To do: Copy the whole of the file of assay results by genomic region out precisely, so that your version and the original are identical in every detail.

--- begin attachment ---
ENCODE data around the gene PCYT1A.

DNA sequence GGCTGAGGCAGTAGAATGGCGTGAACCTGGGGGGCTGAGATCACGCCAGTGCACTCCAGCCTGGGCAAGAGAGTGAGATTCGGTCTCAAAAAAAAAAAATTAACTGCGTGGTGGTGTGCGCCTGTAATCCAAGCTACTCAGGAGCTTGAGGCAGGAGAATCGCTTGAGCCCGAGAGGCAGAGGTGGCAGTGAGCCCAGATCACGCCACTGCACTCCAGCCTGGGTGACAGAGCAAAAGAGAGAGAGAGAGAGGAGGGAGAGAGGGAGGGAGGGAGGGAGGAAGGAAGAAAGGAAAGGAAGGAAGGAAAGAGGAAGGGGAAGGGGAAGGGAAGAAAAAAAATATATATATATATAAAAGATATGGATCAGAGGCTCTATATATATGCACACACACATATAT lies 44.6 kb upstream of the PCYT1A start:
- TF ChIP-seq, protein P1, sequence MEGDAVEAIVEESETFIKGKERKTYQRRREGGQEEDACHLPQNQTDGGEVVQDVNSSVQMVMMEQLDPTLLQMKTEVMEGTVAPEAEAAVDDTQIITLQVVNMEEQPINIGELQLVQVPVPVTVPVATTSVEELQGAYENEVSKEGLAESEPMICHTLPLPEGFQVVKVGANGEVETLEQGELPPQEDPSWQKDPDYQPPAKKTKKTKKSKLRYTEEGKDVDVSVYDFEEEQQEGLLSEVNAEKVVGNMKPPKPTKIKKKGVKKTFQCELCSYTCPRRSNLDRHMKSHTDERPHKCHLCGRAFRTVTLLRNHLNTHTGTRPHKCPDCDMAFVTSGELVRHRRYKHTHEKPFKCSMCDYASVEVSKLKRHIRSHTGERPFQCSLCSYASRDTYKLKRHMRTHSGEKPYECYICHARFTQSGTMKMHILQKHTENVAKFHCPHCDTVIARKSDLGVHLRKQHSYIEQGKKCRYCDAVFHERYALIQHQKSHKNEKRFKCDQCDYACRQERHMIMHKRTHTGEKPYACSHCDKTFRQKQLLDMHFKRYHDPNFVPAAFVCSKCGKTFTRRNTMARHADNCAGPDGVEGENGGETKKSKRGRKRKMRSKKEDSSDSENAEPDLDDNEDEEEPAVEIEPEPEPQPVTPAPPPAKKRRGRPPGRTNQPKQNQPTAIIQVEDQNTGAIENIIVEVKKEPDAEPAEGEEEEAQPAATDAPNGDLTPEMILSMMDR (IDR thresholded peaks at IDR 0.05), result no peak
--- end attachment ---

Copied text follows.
ENCODE data around the gene PCYT1A.

DNA sequence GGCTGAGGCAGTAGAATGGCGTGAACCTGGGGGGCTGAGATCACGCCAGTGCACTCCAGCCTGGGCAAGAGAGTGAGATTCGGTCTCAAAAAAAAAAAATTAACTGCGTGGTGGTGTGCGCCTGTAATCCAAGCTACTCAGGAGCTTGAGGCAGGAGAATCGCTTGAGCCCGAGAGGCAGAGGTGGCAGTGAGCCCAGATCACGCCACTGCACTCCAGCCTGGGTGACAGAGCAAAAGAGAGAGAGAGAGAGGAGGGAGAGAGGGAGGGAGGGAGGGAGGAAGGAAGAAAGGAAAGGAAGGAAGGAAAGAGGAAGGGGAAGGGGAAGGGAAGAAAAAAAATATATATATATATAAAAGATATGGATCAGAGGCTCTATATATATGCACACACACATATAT lies 44.6 kb upstream of the PCYT1A start:
- TF ChIP-seq, protein P1, sequence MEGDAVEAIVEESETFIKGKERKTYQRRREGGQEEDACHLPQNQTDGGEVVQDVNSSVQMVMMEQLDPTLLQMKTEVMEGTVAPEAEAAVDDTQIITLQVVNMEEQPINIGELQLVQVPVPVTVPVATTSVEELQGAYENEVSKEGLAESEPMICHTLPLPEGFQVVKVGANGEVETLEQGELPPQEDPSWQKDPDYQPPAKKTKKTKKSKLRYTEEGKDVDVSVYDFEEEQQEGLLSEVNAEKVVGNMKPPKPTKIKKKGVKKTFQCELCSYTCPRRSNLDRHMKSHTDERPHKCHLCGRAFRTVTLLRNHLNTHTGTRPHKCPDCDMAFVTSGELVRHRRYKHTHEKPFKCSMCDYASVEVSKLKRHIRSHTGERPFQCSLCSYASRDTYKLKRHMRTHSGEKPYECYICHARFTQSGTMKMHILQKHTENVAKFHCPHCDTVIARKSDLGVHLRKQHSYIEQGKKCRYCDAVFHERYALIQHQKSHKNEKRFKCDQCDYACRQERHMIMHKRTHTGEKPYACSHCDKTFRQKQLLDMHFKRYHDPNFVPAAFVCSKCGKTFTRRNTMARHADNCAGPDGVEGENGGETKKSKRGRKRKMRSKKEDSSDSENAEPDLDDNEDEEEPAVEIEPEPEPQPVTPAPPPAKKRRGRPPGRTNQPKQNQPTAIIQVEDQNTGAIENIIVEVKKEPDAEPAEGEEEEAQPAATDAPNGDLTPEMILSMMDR (IDR thresholded peaks at IDR 0.05), result no peak